Monday, December 21, 2015

The Get - Another Perspective

Guest Contribution by 'Emes'

I received the following submission by a frequent contributor to the comments section of this blog. He uses the alias ‘Emes’. I normally do not publish posts by people whose identity I do not know. I am making an exception in this case because I have in effect challenged him to submit a post about any issue he wanted. We are often at loggerheads and I am always eager to be fair to my critics. 

He provides a short bio in his introduction which I asked for in order in order to know where he is coming from. His words follow with some minor editing – mostly for space. I believe I have retained the thrust of his message.  As always the views expressed in this post do not necessarily reflect my own.

Allow me to begin by thanking Harry for lending me the use of his soapbox for a day to address an issue that I care about.  I would have preferred to do so completely anonymously, but Harry requested that I include a short descriptive bio.  I was raised in what most people would call a charedi environment.  I grew up in a major metropolitan area with a relatively large charedi community, though not in the most charedi part of town. I attended both chasidic and yeshivish yeshivas, college and eventually an  Ivy League law school.

Professionally, I am the guy you really would rather not need because I make a living helping people who are involved in disputes or are in trouble with the law.  To state that more succinctly, I am an attorney.

As a society, we've come a long way from the Tammany Hall days, where some levels of corruption were tolerated and even pursued. Greed was a virtue, the penalties of committing fraud was, to a large degree, a cost of doing business; and certain types of police brutality were just part of good old police work and glorified in movies. 

Corruption, greed and brutality are now, for the most part, recognized for the evils they are, and the penalties for any of the above are severe - most often career enders. Whether the perpetrator is a member of law enforcement, a politician or a Wall Street professional.  However, in transitioning from a corrupt society to a more just one have we allowed the pendulum to swing too far? 

To some degree, we have also become a vigilante nation.  Today's society exhibits a driving need to publicly judge, convict and execute (not literally) anyone at even the slightest smell of blood.  You see this in the glee in which the US Attorney's office or a state attorney general's office will rush to issue colorful press releases describing how evil the person they just charged is.  

You see this in the mad race of politicians to the cameras to denounce the evil person of the day even before he has been investigated, let alone charged.  And yes, you see this in the lynch mobs that immediately form through blogs, your local shul's chazaras hashatz lashon hara club and all run-of-the-mill "kuchlefels".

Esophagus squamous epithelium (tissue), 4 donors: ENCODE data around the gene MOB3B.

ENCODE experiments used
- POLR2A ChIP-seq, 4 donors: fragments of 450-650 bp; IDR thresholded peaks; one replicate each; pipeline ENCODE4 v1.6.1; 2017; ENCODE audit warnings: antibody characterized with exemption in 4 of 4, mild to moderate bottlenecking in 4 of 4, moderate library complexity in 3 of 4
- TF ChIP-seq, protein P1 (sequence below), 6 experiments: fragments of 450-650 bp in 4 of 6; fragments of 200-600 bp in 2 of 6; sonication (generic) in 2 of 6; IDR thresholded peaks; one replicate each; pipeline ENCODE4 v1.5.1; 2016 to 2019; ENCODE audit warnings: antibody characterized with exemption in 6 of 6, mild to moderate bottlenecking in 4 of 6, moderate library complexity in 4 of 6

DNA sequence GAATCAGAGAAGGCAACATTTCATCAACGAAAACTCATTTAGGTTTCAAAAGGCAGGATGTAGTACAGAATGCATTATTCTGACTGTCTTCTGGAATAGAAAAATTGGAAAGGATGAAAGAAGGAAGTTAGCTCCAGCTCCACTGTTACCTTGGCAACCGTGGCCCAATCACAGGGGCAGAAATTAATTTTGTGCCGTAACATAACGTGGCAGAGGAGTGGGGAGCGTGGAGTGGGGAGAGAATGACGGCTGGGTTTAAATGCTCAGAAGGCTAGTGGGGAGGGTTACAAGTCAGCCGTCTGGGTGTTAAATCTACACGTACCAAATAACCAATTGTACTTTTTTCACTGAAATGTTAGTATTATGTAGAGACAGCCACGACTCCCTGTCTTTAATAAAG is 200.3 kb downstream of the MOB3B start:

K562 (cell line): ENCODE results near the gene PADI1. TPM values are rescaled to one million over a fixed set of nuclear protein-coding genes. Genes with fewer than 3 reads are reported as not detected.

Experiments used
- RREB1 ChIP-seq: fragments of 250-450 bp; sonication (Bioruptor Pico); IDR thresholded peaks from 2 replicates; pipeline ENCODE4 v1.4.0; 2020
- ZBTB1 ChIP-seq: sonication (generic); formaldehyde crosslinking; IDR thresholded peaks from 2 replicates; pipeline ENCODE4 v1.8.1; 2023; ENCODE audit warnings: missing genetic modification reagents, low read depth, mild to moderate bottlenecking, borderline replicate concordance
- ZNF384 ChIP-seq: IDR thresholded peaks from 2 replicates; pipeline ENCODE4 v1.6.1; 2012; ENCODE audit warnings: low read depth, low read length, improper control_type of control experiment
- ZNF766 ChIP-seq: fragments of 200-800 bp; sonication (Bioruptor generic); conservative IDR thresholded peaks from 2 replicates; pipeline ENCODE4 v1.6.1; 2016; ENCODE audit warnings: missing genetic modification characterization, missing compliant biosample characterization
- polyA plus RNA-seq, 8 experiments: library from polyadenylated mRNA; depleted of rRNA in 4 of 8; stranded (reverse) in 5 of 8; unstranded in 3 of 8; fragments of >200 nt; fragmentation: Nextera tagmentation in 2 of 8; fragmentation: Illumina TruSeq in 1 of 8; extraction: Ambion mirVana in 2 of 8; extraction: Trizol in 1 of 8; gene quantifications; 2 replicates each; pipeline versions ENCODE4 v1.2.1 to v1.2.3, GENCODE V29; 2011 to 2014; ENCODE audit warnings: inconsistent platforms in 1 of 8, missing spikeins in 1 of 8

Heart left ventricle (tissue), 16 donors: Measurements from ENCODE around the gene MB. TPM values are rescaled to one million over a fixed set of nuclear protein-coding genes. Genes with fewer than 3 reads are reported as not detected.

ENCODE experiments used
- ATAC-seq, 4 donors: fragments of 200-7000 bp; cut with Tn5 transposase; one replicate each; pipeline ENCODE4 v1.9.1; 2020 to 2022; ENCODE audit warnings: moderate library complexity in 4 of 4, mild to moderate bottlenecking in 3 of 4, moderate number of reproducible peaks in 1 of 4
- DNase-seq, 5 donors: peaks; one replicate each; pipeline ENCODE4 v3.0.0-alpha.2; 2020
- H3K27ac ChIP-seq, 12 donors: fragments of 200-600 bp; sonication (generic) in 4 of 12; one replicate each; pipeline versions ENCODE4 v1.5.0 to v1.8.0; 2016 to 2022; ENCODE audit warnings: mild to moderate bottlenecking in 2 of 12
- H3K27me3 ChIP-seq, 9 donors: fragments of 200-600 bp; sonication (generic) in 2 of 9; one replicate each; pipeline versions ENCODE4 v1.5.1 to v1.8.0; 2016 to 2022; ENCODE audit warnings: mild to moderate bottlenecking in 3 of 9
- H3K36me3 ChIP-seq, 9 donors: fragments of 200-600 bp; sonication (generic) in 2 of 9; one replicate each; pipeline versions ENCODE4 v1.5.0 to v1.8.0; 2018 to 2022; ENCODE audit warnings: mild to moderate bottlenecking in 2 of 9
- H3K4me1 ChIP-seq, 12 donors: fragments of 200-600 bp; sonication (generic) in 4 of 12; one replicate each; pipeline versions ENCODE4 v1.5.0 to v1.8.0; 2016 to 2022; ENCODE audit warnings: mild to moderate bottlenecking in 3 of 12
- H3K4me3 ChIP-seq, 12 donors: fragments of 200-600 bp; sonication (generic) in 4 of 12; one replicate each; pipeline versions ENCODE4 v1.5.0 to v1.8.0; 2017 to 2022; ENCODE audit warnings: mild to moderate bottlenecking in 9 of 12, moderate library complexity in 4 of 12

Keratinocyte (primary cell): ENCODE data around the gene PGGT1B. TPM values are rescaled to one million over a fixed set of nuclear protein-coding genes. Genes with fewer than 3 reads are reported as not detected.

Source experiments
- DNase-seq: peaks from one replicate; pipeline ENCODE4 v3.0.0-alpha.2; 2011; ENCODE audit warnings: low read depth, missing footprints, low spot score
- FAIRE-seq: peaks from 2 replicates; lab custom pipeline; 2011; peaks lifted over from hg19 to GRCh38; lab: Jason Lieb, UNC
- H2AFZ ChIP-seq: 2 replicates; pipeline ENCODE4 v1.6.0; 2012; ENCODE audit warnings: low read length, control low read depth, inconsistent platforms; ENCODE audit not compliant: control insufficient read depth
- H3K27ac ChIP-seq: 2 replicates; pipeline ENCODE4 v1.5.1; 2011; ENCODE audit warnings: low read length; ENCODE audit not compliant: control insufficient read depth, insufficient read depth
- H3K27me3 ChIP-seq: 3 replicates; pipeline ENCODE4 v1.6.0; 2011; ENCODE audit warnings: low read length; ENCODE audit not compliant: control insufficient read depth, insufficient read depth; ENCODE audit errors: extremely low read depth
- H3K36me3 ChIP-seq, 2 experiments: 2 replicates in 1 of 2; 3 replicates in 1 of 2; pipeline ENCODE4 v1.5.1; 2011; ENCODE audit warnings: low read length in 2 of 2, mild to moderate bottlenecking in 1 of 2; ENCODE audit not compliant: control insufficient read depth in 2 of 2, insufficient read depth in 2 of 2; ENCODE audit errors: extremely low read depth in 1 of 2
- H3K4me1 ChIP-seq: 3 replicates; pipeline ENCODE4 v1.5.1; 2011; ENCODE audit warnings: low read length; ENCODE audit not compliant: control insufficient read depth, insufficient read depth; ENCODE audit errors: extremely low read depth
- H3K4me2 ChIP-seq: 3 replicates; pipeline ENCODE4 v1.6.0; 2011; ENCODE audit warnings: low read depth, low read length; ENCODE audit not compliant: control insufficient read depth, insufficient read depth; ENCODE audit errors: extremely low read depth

I do not support wrong doing of any kind.  However, one thing you learn over years of representing people who have done wrong is that things are never as black and white as they seem.  Sure, there are people who are just rotten to the core, but they are a minority. Most often there are a host of other factors that play a role in someone crossing the line into doing something illegal, people are complicated and rarely all good or all bad and yes, sometimes good people simply do inexcusably bad things.

Things get even less black and white when dealing with disputes among parties.  It is said that there are three sides to every story - your side, my side and the truth.  In reality, there are probably a couple of dozen sides to every story.  The facts may be disputed and rational people can reach very different conclusions about what is right or wrong based on the same facts. 

In no area is this more pronounced than in divorce proceedings.  A divorce is an incredibly emotional and traumatic process which affects both parties' thinking.  Parties to a divorce will stand by their principles (actual or perceived) to a degree that even quasi-rational people would never do in a financial dispute.  Divorce is a messy and trying process that most often involve two decent people, though they don't always act that way during the process. 

Self-appointed pundits rarely know all or even most of the facts, and public information can be skewed by one side being more active in publicizing their side of the story or simply having a better PR team.  While there are situations where public involvement/pressure is warranted and possibly helpful, most often outside involvement will make it more difficult for the parties to reach a resolution.